I don’t remember anything.
As a subversive poem (according to the Chinese Nationalist Party that ruled Taiwan under martial law during the period known as the White Terror from 1947 until 1987) read by Miss Yin (Cecilia Choi) to the members of her and Mr. Chang’s (Meng-Po Fu) underground high school book club relates: a tree’s roots never ask to be repaid by the fruit that blooms as a result of their effort. It’s a succinctly beautiful metaphor for the education system and its liberal teachers doing all they can to ensure the next generation graduates with a full awareness of the problematic history surrounding them. Rather than facilitate the creation of future oppressors, those like Yin and Chang seek to cultivate free thinkers who will always refuse to blindly accept authoritarianism.
That it comes from the cinematic adaptation of a Taiwanese videogame entitled Fanxiao [Detention] shouldn’t surprise anyone aware of how powerful art can prove regardless of the stigma its medium carries. Director John Hsu and his co-writers Shih-Keng Chien and Lyra Fu looked beyond the scares and atmosphere of this horror property to see the message at its center about the survivor’s guilt that’s all but assured in the aftermath of such a repressive nightmare that saw around 140,000 dissidents imprisoned with almost three percent of that number executed. Whether you survived because of sheer luck, were saved because you served as an informant, or were spared to bear witness, the psychological scars are undeniable. And the pain wrought from their existence lives on with each night’s sleep.
Both Wei (Jing-Hua Tseng) and Fang (Gingle Wang) know this truth all too well as they awaken from slumber within an unrecognizable version of their school. He’s searching for Miss Yin. She’s searching for Mr. Chang. And there’s no way out once they discover the road back to town has been overtaken by a moat of tumultuous rapids. It’s as though the place has been abandoned for decades and yet they were just in class earlier that day … or at least it felt as though they were. Neither can actually recall what happened before they woke or why they fell asleep. It’s only after watching a tall, lanky “lingered” doling out capital punishment via burlap sack and snapped necks that they realize they might still be dreaming.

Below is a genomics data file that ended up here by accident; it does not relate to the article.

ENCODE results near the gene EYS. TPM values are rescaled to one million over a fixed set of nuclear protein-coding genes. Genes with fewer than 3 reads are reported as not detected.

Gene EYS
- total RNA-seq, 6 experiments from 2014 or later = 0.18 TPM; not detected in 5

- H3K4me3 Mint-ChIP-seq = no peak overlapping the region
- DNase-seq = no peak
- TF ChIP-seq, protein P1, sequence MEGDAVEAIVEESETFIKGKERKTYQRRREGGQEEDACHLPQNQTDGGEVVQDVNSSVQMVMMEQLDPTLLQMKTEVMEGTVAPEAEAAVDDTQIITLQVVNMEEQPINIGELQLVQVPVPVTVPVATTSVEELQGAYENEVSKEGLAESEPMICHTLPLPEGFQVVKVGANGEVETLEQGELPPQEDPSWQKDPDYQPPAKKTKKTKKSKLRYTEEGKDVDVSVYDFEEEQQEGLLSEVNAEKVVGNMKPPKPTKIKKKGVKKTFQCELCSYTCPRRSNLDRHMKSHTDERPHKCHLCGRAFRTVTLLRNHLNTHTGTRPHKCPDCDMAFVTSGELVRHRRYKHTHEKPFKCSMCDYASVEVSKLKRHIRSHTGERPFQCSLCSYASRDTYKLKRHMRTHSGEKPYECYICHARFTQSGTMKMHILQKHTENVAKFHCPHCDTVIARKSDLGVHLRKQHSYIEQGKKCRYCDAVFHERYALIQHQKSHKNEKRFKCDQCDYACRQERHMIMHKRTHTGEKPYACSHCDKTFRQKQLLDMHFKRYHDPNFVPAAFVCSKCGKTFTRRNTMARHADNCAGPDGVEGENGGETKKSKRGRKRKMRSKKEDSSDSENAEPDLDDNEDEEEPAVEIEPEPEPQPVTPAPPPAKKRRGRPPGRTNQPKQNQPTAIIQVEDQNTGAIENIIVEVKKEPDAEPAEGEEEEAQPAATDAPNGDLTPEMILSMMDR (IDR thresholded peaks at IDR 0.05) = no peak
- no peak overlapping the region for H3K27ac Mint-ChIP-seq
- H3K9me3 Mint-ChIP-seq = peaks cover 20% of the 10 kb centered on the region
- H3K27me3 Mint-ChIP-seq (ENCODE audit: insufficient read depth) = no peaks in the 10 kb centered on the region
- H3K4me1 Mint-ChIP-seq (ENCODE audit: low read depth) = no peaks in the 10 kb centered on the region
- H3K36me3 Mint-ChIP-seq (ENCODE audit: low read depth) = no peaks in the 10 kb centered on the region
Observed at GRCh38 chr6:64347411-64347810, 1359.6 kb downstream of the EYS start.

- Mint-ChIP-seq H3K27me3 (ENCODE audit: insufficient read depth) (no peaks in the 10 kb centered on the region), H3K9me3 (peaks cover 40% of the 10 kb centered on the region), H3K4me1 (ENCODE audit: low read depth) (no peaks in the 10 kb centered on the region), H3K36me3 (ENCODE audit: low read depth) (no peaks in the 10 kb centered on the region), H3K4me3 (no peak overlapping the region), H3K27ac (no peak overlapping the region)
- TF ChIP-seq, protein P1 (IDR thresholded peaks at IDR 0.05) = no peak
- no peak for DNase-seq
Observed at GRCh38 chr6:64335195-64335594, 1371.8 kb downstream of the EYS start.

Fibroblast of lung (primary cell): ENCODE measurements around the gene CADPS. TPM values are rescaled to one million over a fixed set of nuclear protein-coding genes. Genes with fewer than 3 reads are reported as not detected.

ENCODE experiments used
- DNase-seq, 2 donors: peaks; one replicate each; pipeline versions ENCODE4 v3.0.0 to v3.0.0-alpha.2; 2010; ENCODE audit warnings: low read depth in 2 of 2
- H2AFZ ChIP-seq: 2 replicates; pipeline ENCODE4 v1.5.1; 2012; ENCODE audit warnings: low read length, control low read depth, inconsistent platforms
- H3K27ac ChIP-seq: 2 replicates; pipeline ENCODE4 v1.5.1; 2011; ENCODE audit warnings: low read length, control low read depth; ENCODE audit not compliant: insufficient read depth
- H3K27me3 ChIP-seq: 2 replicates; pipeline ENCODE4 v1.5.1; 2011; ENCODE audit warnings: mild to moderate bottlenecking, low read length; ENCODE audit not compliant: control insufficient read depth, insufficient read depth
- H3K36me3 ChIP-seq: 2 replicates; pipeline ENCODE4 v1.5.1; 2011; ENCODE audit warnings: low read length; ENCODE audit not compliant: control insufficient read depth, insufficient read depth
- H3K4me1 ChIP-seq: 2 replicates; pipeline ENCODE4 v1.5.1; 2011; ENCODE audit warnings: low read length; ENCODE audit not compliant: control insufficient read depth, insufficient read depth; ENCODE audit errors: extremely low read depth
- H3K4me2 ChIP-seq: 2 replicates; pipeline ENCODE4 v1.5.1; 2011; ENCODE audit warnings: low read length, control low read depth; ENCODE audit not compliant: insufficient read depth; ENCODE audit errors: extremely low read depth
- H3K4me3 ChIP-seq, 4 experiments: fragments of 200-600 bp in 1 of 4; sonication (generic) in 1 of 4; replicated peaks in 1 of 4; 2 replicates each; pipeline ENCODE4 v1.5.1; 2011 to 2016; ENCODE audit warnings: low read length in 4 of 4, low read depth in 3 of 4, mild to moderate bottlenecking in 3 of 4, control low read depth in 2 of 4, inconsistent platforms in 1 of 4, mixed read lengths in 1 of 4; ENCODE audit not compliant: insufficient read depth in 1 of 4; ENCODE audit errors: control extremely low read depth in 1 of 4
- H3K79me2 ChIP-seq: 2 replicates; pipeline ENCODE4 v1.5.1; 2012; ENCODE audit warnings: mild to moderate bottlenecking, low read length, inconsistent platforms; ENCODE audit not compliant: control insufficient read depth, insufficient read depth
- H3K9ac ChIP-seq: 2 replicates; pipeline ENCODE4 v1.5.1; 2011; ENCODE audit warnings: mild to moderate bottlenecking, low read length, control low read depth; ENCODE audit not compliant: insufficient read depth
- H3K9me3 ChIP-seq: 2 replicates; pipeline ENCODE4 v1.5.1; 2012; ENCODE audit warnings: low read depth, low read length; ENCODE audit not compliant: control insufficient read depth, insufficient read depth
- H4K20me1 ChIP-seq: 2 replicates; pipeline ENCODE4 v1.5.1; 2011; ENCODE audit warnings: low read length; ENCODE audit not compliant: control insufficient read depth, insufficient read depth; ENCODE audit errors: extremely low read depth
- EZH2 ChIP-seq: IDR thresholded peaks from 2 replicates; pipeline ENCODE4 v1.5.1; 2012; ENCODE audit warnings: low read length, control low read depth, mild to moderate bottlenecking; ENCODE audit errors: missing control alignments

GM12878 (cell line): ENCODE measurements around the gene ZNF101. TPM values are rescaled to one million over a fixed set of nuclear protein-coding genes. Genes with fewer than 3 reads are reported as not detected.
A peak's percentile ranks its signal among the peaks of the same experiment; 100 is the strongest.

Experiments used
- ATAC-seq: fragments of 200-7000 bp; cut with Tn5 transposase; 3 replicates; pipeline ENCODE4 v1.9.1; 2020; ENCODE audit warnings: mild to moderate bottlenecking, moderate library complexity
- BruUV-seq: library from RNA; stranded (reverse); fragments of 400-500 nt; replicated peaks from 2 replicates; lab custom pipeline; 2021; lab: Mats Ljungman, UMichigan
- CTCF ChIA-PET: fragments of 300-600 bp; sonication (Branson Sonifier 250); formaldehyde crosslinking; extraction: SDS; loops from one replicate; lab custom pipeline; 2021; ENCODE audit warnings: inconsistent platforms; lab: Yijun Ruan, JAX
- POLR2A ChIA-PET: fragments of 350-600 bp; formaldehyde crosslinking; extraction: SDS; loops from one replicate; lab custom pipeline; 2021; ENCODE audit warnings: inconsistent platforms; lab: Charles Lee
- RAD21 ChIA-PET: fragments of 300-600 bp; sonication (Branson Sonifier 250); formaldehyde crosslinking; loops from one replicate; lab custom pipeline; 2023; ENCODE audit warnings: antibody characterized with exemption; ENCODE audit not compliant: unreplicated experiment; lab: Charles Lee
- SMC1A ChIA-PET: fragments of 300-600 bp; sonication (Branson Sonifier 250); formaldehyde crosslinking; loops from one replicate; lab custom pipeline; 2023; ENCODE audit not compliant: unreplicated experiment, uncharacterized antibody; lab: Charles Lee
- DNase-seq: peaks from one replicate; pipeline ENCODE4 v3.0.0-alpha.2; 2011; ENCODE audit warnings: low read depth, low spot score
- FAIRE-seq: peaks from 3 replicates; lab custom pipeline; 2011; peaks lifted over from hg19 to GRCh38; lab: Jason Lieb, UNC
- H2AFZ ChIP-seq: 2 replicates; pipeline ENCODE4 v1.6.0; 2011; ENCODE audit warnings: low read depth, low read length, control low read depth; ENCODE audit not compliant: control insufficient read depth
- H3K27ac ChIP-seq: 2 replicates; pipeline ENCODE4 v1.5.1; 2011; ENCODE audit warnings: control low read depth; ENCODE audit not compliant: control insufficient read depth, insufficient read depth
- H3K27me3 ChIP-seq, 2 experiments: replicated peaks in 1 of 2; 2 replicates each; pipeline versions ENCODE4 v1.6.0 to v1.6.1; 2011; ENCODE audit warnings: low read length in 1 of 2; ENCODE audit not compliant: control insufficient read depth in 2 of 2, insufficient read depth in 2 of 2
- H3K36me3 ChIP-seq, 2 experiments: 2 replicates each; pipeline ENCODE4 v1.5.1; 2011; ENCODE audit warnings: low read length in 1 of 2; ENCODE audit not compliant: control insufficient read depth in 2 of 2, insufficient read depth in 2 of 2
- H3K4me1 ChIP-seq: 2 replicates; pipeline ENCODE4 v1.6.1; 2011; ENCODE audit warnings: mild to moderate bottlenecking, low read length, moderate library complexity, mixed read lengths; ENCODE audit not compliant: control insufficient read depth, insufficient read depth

The many comparisons to Pan’s Labyrinth and Silent Hill are apt as its metaphorical historical trauma and veiled aesthetic are perfect segues to each respectively. Night has befallen the school rather than an ashy fog and the “lingered” is less a manifestation of something physical as it is the idea of an executioner following the whims of Inspector Bai (Hung Chang Chu). And it’s the audience that comes and goes from the real world to this nightmare—not the teens. Moments bathed in light are but recollections of what dragged them into the darkness and the latter’s horror is a prison of their fears. It’s not that they can’t remember. They’re merely too afraid to let themselves do it since the memories hurt worse than monsters ever could.
How could they not? These are kids being asked to protect a way of life they’ve never actually experienced thanks to a totalitarian regime demanding they fall in line. The burden they carry as Yin and Chang’s secret pupils is an intense one because they’re too young to comprehend the consequences of getting caught. What they’re doing doesn’t warrant a slap on the wrist. It’s life or death. And while the adults are fully cognizant of that risk and willing to sacrifice their last breath for the hope that their students will one day be free, the children are more impressionable than complicit. They embrace the attention and the ability to foster creativity, but do they have the maturity to keep it sacred once jealousies enter the equation?
That’s when we begin to see the crushes unfolding: Wei pining over Fang and Fang pining over Mr. Chang. Add an abusive relationship that descends into the murky waters of using the current regime as an answer to one’s prayers and it’s not crazy to imagine a child following suit within a situation much less dire against a target that’s definitely less deserving. It’s what we’re seeing in America today as our own teens hear a dog-whistled call to arms to protect something they don’t understand beyond the reductive rhetoric of a callous president who promises to have their interests in mind. You want to be safe? Earn it. The moment you unwrap what it was you did, however, is the moment it begins to haunt you forever.
What we see on-screen is the purgatorial wasteland of that decision. This is a self-enforced detention by the characters’ own souls because of what happened as a result of innocent mistakes. What does “innocent” mean in a situation like this, though? How many bodies left in the wake of your actions can you endure before it’s too much? The answer should be one and it should subsequently spark a final question: how will you make amends? So while a lot of Detention is steeped in anguish and anxiety, the terror induced by those emotions becomes the pathway back into the light. For Fang and Wei to remember what they did is the first step towards accepting fault and consciously working towards redemption—even if it takes an eternity.
courtesy of Fantasia International Film Festival